Stocks Cheap? Not If You Look at Earnings So Far
Earnings season so far may look respectable, but a disturbing trend lurks below the surface: Companies for the most part are barely beating analyst expectations that already had been lowered substantially.
That's important as bullish fund managers try to sell their clients — most of whom remain on the sidelines — the stocks-are-cheap theme, bolstered by a historically below-par price-to-earnings ratio for the Standard & Poor's 500 .
Should earningsremain medicore while the European debt crisisintensifies and the U.S economic recovery wobbles, that threatens the early-year stock rally, in which the S&P 500 has gained a healthy 4.5 percent.
"Overall you're still seeing a fairly solid earnings season," says Quincy Krosby, chief market strategist at Prudential Annuities in Newark, N.J. "It's clear, however, that there are headwinds building globally. But the question is, how strong are those headwinds going to be? That's going to keep investors watching reports coming from all over the world, especially Europe."
So far, about one-fifth of the S&P 500 has reported earnings, with 58 percent beating expectations, 30 percent missing and 12 percent matching, according to Thomson Reuters data. The numbers were even thinner for banks, with just 48 percent beating estimates.
Should the remaining 400 companies in the index meet estimates, that would equate to a 5.9 percent profit gain from the same period in 2010.
But the bar had been lowered in a big way heading into earnings.
Analysts who once expected profit growth of 14.6 percent had cut their estimates all the way down to 6.8 percent by the time Alcoa , the traditional kick-off company for the quarterly profit reports, released its numbers on Jan. 9.
Just 54 percent of companies have beaten on revenue, while 46 percent missed. The average earnings growth is 1 percent above forcasts, according to Thomson Reuters.
So with a shaky earnings season well in gear — Apple's blowout numbers Tuesday a notable exception — those counting on a solid "E" for the P/E ratio might want to rethink the theory that stocks are priced at a discount.
"They can get cheaper," Krosby says. "That's the reason that you're seeing investors stay on the sidelines. They know that economists don't have a particularly strong track record as far as predicting the deterioration in economic growth."
Indeed, stock market participation has been anemic, even amid a strong start to the year.
Volume on the New York Stock Exchange in 2012 has run lower than even during the lightly traded holiday season. For the most part — last week being an exception — money has continued to funnel into low-interest bonds and zero-interest money market accounts.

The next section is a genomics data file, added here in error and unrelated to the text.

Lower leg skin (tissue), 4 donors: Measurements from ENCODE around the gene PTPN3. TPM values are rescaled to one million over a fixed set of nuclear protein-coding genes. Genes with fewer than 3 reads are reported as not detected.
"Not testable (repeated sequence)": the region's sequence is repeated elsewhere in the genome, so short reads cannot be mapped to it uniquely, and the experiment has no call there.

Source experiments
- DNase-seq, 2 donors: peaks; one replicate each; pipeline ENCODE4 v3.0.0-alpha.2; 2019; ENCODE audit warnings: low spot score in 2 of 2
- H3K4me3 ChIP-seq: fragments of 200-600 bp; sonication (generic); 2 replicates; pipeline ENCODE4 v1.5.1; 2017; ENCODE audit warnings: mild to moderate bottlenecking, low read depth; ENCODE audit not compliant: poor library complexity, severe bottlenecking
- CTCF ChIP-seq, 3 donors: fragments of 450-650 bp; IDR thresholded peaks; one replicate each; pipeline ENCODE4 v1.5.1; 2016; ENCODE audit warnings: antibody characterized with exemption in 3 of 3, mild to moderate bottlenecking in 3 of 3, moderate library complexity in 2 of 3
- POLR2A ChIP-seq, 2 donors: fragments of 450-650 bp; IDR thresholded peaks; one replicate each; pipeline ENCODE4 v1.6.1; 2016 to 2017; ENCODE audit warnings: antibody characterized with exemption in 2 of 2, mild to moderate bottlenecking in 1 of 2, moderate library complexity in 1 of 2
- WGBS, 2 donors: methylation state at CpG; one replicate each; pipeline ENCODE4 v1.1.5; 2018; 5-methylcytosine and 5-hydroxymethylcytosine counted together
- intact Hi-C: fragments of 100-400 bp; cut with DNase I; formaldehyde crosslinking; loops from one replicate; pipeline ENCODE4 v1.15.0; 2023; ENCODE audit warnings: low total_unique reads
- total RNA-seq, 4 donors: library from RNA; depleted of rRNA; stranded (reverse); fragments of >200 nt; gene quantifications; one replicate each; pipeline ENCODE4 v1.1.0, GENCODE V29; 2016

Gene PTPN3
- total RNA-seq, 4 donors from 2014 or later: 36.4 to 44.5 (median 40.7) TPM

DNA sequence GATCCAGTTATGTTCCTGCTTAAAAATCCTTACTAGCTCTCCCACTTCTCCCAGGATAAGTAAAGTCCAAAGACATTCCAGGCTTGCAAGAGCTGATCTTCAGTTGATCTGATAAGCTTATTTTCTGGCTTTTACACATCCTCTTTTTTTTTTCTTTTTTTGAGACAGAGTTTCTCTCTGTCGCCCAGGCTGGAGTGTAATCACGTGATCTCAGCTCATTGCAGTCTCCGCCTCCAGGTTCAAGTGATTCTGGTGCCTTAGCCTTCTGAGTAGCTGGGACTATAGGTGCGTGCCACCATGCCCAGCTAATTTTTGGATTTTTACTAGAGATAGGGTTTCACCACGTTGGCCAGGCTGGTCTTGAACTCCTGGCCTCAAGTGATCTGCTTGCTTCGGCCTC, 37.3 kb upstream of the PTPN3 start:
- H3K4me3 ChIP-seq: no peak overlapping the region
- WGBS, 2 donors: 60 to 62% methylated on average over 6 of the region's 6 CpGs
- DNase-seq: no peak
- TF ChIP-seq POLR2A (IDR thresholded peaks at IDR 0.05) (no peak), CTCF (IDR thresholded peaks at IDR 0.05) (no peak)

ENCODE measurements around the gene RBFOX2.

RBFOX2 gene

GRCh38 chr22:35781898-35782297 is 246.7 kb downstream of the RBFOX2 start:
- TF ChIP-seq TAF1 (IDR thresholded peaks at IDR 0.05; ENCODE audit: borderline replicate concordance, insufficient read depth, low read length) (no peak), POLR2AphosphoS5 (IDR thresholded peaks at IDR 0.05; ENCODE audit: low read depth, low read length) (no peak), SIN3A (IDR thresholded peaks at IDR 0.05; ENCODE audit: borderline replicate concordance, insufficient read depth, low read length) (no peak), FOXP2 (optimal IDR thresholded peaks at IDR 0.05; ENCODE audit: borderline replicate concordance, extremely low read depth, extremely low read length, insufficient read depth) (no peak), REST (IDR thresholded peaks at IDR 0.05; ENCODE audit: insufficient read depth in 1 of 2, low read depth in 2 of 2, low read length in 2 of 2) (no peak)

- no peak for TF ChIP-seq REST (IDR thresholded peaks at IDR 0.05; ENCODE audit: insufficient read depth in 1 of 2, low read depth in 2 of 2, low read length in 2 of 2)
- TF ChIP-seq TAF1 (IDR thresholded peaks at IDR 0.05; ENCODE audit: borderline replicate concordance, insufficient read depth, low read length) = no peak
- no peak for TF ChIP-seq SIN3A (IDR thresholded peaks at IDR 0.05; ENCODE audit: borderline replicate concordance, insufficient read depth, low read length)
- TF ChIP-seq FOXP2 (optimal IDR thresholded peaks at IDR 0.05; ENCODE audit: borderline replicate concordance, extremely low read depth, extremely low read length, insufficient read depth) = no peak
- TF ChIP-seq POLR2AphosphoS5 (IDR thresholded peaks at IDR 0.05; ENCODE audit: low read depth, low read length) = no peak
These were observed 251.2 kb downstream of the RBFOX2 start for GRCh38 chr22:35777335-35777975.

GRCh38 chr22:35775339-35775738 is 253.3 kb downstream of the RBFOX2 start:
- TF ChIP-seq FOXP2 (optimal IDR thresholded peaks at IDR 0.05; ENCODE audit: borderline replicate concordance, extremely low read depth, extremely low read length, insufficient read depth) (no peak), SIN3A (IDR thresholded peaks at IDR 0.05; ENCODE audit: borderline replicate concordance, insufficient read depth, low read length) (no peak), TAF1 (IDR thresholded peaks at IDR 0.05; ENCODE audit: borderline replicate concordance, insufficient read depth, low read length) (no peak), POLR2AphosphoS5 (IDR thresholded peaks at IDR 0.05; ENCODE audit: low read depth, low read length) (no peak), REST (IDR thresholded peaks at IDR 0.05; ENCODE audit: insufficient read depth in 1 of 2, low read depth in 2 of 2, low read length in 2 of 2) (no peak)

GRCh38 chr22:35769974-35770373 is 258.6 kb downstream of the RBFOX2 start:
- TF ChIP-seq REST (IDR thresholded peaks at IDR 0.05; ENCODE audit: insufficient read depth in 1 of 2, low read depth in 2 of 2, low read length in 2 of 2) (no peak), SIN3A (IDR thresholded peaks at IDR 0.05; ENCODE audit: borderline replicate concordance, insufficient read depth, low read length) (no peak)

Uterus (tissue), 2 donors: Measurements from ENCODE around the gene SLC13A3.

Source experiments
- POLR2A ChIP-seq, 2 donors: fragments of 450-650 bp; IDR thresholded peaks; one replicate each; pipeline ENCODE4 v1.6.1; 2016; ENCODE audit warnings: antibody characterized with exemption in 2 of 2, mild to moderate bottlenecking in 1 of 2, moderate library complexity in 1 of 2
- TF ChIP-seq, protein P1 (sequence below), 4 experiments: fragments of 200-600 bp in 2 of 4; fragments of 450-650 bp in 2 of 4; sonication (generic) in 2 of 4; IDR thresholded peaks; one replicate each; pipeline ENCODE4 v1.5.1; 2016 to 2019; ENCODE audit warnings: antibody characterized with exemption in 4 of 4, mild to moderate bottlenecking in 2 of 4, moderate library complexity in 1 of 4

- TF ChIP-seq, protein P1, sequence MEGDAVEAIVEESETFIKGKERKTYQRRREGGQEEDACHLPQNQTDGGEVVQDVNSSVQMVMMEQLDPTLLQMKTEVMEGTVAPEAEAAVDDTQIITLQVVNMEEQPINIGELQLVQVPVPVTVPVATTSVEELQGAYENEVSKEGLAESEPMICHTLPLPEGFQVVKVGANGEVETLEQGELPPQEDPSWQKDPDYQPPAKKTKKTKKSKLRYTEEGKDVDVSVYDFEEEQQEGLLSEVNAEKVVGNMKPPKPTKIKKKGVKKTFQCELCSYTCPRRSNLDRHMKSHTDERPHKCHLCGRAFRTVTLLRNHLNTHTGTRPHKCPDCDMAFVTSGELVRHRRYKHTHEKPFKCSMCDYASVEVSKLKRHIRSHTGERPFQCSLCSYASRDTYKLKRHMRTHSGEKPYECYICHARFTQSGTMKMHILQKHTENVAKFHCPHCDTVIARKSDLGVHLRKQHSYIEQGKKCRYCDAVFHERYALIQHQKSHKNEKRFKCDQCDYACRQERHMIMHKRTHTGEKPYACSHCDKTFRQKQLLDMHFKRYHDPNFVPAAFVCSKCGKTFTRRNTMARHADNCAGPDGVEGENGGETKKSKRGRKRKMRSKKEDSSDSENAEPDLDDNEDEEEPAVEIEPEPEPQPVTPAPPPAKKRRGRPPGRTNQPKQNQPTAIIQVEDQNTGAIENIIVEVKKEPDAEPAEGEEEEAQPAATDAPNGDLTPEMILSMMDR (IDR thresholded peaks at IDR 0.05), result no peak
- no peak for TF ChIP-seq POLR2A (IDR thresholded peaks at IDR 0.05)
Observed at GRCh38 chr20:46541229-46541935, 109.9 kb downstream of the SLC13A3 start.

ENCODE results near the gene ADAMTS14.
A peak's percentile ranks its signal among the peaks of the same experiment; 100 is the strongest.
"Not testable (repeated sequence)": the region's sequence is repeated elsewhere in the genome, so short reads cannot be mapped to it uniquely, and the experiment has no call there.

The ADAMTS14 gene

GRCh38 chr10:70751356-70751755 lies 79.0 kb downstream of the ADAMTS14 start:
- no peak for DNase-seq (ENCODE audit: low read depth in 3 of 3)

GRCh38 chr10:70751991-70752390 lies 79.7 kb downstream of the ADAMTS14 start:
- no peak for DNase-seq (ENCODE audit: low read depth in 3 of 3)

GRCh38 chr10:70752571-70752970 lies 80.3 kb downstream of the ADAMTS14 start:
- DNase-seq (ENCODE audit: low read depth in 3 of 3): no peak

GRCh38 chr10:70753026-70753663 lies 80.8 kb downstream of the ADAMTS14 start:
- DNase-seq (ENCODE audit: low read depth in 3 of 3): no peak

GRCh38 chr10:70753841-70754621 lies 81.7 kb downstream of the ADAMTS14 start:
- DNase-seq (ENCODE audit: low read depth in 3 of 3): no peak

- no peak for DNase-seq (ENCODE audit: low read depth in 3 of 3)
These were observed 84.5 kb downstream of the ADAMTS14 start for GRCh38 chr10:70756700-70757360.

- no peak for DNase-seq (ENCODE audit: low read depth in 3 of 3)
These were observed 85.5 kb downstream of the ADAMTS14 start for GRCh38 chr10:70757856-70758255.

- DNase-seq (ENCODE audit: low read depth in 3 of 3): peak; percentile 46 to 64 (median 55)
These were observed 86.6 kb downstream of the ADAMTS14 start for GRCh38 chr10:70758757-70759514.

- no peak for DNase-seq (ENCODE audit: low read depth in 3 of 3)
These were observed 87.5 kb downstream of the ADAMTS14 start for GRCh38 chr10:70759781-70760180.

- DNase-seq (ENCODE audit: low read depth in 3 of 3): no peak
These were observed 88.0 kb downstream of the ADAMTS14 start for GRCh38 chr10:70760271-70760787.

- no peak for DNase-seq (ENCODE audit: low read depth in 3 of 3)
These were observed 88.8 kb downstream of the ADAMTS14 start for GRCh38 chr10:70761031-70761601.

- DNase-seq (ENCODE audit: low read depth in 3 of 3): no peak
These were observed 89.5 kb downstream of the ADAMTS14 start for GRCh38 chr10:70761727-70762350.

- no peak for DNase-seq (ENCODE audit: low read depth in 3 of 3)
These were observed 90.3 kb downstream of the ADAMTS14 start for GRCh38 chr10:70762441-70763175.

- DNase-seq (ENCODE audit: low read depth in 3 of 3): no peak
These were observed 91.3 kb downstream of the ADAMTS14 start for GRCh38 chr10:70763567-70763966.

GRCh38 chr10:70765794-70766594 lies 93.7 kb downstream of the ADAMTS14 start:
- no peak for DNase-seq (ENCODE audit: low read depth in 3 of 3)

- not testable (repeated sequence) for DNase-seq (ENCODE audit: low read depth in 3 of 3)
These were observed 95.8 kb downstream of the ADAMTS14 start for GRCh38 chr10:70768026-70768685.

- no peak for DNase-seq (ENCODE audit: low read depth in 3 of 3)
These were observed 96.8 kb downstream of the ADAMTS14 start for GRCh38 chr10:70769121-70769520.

Market sentiment surveys, meanwhile, are at highly bullish — some even say peaking — levels while volatility is greatly subdued. Yet actual buying activity remains low.
Though overall guidance is running positive, investors are seeing worrying signs from big-name companies that are issuing soft outlooks for the year ahead.
"CEOs might not be stating it, but with belt-tightening across the board in multiple countries, which is clearly apparent, it's going to translate into a lower revenue stream," says Kathy Boyle, president of Chapin Hill Advisors in New York. "People are going to be more cautious about everything, whether it's buying a computer or whatever."
Tuesday featured a busy earnings day, with Dow components DuPont , McDonald's and Johnson & Johnson reporting earnings that looked good but failed to generate much investor enthusiasm. Wednesday was no better, with Boeing beating estimates but offering disappointing guidance.
The companies struggled to post gains, while the broader market fell amid concerns that negotiations over Greek debtwere falling apart and the U.S. economy is stumbling.
"These types of markets are priced for perfection, which also means they are primed for disappointment," says Walter Zimmerman, senior technical analyst at United-ICAP in Jersey City, N.J.
Zimmerman points to metrics such as leading economic indicators from the Organization for Economic and Community Development showing readings indicating trouble head.
"The big risk to the U.S. economy really is not earnings but the situation in Europe," he says. "Current earnings are looking at the rearview mirror, at an economic situation that no longer exists. With Europe sinking back into recession, present earnings are highly unlikely to be indicative of future results."
Investors, then, simply could choose to disregard earnings until more economic visibility becomes available.
"We're looking at earnings as indicators," Zimmerman says. "From an economic standpoint, that's not really relevant for the outlook from here."